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Putnam County Spelling Bee review by BRIAN HAY

Posted in: Concerts & Events, Local Talent, News, Reviews | No Comments | Posted on by Mary Anne

Brian HayDIVERSION Entertainment’s Production of The 25th Annual Putnam County Spelling Bee: Exquisitely Unlike Any Other Theatrical Experience

by Brian Hay

It must be a talent John Leverre has because he keeps finding things that are like that. ‘The 25th Annual Putnam County Spelling Bee’ is so good it’s a wonder there’s not more productions of it. It’s also so strange the first impulse is to go back again if only to make sure it wasn’t a dream. ‘Altar Boyz’ was like that too, but completely different from the “Spelling Bee”. However he does it, it’s safe to say playwright Rachel Sheinkin’s and composer William Finn’s creation is completely, and exquisitely, outside the box.

feb 13 spellThe cast and crew execute this marvel beautifully. Music Director Sara Joy’s handling of the material is inspired and impeccable. The ensemble consisting of percussionist Harlan Braichet, reed player Frank Brennan, cellist Marcia Case and band leader, pianist Madeline Vrolyk, again establish her ability to create bands that play beautifully together. Her portrayal of the pristine (and somewhat repressed) ‘Ms. Perretti’ and her singing are excellent as well. She, along with Adam Hobbs and Meghan Storey, delivered an absolute knockout performance of ‘The, I Love You Song’. John Reid was perfect as her counterpart , the lascivious Vice Principal ‘Douglas Panch’.

Devan Wales Stole most of his scenes as ‘Chip Tolentino’ and certainly ran away with his moment as ‘Jesus’. Joanne Booth and Darryl Heater gave hilarious and sensitive portrayals to the roles of ‘Marcy Park’ and ‘Leaf’. Adam Hobbs was brilliantly funny as ‘Mitch Mahoney and Nathalie Normand was amazing as the righteously indignant (and speech-challenged) ‘Logainne Schwartandgrubenniere’. Special nods have to go to Sara Joy and John Reid for being able to say that name without tripping over it; they pulled it off flawlessly and it’s more of a mouthful than the title.

The two central protagonists — there’s no real “leads” in such an ensemble piece — were fabulous. Joe Bainbridge captured the vulnerability behind the facade of misanthropy projected by ‘William Barfee’ fully. Meghan Storey was wonderfully demure as the retiring and intrinsically gentle ‘Olive Ostrovsky’. Together they had the chemistry of youth reaching out yet not quite sure of how to move forward. The almost childlike innocence they projected in those moments sparked a delightful return to memories of those times for any who choose to think about them.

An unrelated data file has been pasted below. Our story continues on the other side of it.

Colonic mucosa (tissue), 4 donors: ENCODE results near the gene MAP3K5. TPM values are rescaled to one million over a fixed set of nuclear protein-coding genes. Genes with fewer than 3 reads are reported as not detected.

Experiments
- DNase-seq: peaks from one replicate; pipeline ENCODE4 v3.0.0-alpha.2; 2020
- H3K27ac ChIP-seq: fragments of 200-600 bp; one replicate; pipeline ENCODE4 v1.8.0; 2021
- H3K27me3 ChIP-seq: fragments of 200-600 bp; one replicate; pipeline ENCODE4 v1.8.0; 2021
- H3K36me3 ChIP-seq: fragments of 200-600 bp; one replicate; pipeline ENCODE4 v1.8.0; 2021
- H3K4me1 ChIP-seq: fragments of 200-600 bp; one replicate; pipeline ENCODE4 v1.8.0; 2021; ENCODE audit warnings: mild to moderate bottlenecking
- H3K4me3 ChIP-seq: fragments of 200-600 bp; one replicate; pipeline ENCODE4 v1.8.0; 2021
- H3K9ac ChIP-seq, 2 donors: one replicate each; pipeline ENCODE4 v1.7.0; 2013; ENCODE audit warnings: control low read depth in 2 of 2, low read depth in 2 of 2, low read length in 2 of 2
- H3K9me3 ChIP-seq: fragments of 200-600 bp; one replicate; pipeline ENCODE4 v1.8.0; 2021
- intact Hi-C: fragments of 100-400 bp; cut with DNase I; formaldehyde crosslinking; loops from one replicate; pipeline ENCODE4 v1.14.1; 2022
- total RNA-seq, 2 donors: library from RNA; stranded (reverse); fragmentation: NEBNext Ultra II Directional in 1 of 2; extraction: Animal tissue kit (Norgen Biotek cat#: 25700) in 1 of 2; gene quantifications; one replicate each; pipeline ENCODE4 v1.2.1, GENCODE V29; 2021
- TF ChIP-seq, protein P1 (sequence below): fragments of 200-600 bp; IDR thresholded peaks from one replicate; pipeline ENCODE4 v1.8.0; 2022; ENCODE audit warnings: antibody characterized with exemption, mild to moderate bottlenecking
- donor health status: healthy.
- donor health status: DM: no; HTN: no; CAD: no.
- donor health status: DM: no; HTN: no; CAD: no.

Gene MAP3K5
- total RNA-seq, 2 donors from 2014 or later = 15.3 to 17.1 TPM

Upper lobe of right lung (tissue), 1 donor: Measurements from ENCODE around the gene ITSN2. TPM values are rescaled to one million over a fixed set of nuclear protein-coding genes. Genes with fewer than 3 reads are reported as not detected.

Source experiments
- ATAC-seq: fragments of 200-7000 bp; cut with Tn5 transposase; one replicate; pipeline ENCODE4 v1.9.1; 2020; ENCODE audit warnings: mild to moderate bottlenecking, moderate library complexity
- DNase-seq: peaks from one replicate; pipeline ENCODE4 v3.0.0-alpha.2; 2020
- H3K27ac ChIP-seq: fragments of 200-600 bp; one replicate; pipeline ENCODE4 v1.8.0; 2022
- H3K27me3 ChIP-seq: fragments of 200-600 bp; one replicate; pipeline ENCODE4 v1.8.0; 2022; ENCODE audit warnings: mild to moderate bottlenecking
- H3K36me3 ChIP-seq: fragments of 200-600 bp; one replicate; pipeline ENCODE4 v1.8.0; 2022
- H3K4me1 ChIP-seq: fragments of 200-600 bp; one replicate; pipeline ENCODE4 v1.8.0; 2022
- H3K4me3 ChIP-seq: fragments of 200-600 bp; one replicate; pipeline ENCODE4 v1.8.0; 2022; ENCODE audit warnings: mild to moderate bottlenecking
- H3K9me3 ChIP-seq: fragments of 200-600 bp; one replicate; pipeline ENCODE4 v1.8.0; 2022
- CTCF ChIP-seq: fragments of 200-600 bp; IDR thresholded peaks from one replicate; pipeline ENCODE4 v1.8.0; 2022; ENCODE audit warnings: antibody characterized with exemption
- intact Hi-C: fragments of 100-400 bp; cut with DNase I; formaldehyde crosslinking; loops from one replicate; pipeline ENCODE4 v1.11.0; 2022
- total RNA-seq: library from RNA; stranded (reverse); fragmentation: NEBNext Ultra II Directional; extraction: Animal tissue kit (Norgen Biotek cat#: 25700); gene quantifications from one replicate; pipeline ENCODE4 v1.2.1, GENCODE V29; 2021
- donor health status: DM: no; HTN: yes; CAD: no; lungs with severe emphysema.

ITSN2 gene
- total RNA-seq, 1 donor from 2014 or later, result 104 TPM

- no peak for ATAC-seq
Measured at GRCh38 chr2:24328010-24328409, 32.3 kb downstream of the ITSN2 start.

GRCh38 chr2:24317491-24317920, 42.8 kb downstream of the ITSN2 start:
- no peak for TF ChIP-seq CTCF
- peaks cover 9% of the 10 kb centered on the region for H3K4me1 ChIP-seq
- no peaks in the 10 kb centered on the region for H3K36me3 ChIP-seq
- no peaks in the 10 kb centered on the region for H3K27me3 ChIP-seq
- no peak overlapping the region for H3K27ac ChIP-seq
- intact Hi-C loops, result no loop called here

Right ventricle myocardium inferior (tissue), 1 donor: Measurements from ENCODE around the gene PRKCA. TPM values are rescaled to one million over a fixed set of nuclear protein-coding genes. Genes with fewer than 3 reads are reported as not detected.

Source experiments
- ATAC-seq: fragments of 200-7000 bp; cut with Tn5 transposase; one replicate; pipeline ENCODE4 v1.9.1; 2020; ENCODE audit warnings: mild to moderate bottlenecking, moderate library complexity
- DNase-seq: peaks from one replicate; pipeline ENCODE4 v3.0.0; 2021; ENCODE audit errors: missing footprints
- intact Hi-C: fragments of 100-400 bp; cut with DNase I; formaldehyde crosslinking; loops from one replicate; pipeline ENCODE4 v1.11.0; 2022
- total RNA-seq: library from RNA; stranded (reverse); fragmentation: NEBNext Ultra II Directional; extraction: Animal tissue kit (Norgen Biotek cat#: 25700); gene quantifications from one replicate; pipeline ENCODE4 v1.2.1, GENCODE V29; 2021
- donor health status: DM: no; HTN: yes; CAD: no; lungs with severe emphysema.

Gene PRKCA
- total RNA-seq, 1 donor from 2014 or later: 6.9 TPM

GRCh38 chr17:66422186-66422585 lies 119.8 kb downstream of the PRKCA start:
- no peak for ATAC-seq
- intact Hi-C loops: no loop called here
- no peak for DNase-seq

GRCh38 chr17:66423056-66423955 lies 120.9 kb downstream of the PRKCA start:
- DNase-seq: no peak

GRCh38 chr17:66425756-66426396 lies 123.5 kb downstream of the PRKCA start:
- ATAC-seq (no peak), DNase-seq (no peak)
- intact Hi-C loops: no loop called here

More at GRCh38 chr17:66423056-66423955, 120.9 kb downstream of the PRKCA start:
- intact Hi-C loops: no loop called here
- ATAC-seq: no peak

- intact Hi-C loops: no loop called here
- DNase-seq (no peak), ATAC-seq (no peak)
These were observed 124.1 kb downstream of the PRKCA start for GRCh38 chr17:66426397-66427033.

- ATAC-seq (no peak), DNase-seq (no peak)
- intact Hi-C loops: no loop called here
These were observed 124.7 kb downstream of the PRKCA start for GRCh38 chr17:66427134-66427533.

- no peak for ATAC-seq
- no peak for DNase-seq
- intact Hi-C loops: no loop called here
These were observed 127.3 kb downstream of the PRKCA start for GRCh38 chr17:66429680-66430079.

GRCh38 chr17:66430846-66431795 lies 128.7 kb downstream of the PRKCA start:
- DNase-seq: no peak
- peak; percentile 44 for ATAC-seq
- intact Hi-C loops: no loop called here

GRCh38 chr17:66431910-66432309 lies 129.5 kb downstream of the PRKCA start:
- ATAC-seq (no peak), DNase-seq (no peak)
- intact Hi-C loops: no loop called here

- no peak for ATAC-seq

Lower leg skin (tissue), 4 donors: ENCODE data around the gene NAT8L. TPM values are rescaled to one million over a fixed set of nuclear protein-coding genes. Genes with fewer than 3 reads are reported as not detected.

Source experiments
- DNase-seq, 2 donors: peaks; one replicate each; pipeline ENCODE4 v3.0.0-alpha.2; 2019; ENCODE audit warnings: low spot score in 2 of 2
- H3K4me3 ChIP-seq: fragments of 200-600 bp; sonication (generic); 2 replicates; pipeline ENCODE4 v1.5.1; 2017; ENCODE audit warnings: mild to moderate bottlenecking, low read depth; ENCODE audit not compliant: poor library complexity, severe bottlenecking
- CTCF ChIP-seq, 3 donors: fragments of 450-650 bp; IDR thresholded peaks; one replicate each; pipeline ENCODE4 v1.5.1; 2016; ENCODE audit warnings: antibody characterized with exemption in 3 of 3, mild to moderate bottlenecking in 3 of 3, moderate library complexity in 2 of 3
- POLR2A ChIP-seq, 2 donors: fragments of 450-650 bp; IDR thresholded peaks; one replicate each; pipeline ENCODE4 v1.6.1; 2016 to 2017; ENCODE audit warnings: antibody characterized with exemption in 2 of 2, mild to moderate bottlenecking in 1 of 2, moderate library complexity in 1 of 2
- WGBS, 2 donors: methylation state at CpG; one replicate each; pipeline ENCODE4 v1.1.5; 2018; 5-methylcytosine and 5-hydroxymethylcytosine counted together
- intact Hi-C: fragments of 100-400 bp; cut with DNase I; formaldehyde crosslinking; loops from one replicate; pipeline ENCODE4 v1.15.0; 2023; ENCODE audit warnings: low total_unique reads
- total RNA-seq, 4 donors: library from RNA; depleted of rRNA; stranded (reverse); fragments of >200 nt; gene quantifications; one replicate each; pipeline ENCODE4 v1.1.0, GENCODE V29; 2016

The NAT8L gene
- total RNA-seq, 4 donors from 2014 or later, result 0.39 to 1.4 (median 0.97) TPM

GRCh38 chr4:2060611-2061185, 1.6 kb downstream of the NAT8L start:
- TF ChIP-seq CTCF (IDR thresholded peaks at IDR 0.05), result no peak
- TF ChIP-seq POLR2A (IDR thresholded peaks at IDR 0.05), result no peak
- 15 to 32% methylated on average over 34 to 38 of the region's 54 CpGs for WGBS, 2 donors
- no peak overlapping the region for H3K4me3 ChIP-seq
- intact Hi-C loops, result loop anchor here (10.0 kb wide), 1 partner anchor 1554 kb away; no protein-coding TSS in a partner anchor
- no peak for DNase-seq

Dan Tidball had the sound sparklingly clear at all times. Matt Leslie’s lighting work directed the eye well but was kept fairly straightforward with good reason. The costumes, created by Erin Percival, suited the natures of the characters perfectly. The activity on stage was crafted beautifully by choreographer and stage manager Jackie Burns. In addition to the dance routines there’s an almost improbable amount of small things happening on at all times, and some of it has to be improvised around a variety of random elements.

The show brings members of the audience on stage and places them in the midst of the action with the chance they’ll be there for a while. There’s always something going on and sometimes the audience member(s) are a direct part of it. The concentration of the actors is phenomenal because they stay locked in character while coaching volunteers through the narrative. Seeing the the dance routines up close and from the middle provides an even greater insight into their complexity. The improvised bits tailored to the volunteers makes their going through the production with straight faces even more amazing. What’s most striking though is how considerate the cast members are.

When the action can involve audience participants they work you in. Little nudges keep volunteers alert so following motion comes easily. As impossible as it sounds, there’s even a moment shared in one of the dances. If you trip (which I did) there’s someone there to catch you. It was a glorious and once in a lifetime experience. My advice is, if the chance comes, take it. They take care of you up there. John has always said Diversion Entertainment’s goal is to provide the most enjoyable theatrical experience possible.

They’ve succeeded. This is pure enchantment.

For more reviews written by Brian Hay CLICK HERE


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